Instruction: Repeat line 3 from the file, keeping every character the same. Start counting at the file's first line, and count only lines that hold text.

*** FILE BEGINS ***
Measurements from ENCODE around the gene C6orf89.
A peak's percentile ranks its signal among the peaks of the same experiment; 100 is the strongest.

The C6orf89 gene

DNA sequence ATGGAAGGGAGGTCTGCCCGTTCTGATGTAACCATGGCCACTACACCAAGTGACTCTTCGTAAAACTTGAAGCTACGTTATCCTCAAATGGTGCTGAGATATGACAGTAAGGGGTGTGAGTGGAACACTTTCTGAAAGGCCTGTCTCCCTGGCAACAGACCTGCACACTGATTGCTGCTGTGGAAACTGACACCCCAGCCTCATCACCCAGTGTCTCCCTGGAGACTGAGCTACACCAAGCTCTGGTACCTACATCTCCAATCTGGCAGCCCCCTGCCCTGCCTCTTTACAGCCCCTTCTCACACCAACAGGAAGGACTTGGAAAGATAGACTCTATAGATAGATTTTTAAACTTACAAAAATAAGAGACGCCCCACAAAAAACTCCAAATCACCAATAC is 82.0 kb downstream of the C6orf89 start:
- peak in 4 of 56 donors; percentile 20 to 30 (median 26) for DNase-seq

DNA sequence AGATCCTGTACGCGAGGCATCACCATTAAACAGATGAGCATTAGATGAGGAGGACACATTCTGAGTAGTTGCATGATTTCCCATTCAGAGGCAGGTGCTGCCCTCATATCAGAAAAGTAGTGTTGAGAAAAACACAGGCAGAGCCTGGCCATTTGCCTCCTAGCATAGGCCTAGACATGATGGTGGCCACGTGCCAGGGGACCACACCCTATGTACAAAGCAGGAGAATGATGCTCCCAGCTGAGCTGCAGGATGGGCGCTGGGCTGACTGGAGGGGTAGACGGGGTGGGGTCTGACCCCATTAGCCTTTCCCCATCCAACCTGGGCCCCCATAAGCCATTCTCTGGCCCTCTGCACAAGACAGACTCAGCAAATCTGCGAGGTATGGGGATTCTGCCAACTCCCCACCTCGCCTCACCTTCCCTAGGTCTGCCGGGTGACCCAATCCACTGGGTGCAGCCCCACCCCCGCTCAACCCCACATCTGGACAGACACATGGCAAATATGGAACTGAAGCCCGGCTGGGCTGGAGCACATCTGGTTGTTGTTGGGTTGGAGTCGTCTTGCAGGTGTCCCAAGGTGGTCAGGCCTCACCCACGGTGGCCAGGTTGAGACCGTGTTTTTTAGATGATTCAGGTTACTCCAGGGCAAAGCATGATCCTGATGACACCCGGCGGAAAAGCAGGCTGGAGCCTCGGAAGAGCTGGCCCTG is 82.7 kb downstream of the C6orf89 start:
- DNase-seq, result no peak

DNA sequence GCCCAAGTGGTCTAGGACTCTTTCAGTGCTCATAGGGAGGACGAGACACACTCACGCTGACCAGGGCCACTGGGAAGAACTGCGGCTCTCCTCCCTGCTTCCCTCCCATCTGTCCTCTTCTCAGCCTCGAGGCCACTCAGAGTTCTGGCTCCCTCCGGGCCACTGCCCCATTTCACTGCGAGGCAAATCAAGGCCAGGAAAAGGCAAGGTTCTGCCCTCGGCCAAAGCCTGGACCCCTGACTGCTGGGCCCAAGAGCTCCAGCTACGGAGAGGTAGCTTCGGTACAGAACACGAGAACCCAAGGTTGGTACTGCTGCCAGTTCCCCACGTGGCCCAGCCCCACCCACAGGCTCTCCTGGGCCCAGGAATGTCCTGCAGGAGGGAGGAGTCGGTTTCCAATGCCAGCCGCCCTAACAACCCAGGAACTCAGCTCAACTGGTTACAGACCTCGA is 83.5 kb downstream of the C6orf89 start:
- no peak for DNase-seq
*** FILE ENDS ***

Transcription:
The C6orf89 gene